Sialorrhea is defined as drooling or excessive salivation as a result of limitations in a person’s ability to control and swallow oral secretions.1 It is a common problem in children or adults with neurological conditions such as cerebral palsy, Parkinson’s disease, mental retardation, and amyotrophic lateral sclerosis (ALS).2, 3, 4 Sialorrhea can lead to significant physical or psychosocial complications that can create an additional burden to these medically complicated patients.5
Current treatments for sialorrhea include anticholinergic agents that are associated with treatment-limiting adverse events and require titration and dosing up to three times per day.1 Neos is evaluating NT0502, a new chemical entity and selective muscarinic antagonist, as a potential treatment for this condition.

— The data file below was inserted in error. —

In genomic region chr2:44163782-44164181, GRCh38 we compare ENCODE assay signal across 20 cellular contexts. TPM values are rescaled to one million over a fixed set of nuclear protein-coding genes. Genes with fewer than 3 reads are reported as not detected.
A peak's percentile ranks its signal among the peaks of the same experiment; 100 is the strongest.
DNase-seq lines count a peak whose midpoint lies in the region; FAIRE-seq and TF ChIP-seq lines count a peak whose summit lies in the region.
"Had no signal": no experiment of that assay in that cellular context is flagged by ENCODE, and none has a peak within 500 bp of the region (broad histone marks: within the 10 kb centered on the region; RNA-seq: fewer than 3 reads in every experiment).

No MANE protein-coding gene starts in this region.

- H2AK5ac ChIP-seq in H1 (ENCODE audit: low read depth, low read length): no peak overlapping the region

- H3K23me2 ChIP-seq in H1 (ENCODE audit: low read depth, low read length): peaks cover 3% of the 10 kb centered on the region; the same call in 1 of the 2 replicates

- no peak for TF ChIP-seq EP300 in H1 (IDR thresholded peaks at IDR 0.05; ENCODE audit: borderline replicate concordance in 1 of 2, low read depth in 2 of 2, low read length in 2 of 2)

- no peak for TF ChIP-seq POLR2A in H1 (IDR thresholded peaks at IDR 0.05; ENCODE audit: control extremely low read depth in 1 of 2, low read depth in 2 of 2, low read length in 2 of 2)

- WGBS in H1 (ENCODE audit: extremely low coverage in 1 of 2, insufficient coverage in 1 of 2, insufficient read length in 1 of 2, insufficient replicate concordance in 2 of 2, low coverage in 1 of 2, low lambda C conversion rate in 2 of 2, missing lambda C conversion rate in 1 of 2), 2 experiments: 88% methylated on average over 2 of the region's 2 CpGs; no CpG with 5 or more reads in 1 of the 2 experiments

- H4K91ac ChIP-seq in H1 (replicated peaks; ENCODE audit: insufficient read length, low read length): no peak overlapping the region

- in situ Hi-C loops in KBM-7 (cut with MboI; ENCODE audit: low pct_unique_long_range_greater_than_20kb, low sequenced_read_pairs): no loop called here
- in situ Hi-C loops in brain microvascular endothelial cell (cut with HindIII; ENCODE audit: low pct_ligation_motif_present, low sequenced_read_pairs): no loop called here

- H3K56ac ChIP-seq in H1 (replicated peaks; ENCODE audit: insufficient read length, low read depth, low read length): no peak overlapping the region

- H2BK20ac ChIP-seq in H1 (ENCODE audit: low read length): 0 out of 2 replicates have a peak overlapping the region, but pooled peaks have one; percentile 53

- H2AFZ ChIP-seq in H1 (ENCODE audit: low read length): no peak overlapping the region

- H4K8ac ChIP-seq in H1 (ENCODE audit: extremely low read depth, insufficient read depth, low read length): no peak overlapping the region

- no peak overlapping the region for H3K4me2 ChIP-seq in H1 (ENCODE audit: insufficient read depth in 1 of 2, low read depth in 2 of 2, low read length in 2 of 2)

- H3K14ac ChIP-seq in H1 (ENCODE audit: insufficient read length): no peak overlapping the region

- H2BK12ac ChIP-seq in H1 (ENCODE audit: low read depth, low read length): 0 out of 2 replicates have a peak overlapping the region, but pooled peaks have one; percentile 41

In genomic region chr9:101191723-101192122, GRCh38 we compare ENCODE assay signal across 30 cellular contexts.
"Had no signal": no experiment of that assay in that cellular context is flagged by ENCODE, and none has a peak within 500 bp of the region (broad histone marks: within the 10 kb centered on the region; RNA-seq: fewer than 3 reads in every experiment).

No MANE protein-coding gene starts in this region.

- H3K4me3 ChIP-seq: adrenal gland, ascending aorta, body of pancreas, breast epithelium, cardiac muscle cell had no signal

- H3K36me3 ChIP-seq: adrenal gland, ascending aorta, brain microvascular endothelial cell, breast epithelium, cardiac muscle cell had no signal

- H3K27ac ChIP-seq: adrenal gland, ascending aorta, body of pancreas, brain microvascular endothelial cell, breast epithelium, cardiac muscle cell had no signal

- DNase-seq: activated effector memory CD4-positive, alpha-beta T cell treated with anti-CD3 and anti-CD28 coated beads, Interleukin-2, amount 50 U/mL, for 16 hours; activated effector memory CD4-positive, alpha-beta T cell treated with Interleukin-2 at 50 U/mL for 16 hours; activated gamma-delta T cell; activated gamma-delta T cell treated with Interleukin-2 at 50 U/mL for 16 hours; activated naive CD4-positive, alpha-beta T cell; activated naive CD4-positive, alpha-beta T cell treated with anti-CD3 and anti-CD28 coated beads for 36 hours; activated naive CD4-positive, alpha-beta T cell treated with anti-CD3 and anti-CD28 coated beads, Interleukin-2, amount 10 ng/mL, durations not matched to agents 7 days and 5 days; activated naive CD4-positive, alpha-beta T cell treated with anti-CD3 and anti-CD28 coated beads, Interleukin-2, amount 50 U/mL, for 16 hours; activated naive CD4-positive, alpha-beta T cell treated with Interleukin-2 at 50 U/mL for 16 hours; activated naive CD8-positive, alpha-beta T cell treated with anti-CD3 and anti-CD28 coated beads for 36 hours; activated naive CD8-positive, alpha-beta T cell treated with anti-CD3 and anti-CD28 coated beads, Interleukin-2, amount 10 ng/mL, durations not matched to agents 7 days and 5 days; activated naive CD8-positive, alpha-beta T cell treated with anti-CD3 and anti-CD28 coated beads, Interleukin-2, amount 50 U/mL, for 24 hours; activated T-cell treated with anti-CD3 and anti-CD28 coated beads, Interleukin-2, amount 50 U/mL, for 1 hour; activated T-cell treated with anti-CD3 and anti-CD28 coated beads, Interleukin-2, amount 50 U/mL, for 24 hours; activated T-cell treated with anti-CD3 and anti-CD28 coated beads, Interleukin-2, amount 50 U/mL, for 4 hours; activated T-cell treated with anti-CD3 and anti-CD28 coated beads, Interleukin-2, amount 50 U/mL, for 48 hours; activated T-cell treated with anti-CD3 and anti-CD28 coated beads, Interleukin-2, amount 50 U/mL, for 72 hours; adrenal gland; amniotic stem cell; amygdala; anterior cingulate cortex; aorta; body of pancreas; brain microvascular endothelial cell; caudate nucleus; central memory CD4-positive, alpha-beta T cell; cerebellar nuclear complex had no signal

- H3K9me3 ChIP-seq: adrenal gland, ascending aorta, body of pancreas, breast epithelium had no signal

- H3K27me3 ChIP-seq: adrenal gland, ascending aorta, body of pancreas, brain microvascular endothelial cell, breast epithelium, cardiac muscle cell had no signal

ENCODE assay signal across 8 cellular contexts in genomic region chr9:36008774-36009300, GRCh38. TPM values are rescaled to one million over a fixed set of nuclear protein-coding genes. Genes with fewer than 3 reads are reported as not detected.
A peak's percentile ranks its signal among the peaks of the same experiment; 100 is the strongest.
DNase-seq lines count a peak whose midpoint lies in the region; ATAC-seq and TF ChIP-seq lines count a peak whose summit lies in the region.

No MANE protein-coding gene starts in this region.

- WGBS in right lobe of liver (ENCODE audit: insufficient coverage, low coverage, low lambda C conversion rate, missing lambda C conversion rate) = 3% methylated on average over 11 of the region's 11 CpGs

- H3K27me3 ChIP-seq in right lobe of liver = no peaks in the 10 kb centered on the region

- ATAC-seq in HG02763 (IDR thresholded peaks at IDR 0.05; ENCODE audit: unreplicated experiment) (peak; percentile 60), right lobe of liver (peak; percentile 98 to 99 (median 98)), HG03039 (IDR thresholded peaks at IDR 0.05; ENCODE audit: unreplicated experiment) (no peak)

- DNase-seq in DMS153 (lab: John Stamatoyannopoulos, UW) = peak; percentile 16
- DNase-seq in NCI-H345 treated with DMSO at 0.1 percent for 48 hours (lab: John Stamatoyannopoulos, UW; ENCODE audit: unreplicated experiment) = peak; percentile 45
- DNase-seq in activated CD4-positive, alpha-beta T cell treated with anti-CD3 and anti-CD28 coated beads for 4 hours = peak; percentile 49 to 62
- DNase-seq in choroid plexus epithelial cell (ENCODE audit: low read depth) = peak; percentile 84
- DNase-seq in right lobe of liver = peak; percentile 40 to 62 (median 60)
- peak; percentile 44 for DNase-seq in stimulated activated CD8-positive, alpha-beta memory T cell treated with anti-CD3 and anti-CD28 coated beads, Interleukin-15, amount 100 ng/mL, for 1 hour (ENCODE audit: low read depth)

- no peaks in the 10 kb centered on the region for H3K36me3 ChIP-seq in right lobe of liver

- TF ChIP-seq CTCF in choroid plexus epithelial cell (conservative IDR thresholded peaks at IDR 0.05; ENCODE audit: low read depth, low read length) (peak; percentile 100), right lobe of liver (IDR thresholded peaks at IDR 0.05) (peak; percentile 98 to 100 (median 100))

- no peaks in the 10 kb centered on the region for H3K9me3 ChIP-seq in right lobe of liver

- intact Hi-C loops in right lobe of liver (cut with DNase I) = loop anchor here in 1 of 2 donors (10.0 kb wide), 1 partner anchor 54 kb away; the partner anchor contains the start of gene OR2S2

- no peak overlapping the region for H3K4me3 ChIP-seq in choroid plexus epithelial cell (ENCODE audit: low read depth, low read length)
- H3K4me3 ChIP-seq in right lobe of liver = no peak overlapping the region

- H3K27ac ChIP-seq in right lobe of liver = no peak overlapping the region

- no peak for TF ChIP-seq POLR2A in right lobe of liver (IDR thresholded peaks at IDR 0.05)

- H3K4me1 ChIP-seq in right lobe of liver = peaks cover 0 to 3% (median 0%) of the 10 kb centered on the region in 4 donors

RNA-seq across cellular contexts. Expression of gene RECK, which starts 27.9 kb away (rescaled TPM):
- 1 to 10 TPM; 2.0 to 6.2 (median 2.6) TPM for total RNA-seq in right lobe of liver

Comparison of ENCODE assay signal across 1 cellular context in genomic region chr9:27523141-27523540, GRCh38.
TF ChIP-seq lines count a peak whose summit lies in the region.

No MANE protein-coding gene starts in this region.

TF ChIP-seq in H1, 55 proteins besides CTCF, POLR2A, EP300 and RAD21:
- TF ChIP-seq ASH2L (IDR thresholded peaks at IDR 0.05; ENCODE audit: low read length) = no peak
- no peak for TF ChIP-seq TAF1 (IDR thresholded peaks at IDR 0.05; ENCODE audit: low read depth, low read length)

Neos believes that NT0502 may be a viable treatment option that will utilize the same proprietary microparticle delivery technology used in our four approved products. Investigational New Drug (IND)-enabling studies are ongoing, and Neos anticipates initiating a Phase 1 clinical trial in the first half of 2020.
NT0502 in Development for the Treatment of Sialorrhea
- New chemical entity but active metabolite of oxybutynin
- Anticholinergic agent that is thought to be preferentially selective for blocking muscarinic receptor subtypes predominant in salivary glands
- Formulated with Neos microparticle technology for once- or twice-daily dosing
- Hockstein NG et. al. Sialorrhea: a management challenge. Am Fam Physician 2004; 69:2628-34.
- Squires N et al. The management of drooling in adults with neurological conditions. Curr Opin Otolaryngol Head Neck Surg 2012; 20(3):171-6
- Boyce HW and Bakheet MR. Sialorrhea: a review of a vexing, often unrecognized sign of oropharyngeal and esophageal disease. J Clin Gastroenterol 2015; 39(2): 89-97.
- Banfi P et al. A review of options for treating sialorrhea in amyotrophic lateral sclerosis. Respir Care 2015;60(3):446-454.
- Glader L, et al. Sialorrhea: Bottom line ‘evidence-informed’ recommendations for children/youth with Cerebral palsy who have sialorrhea. AACPDM Care Pathways 2016.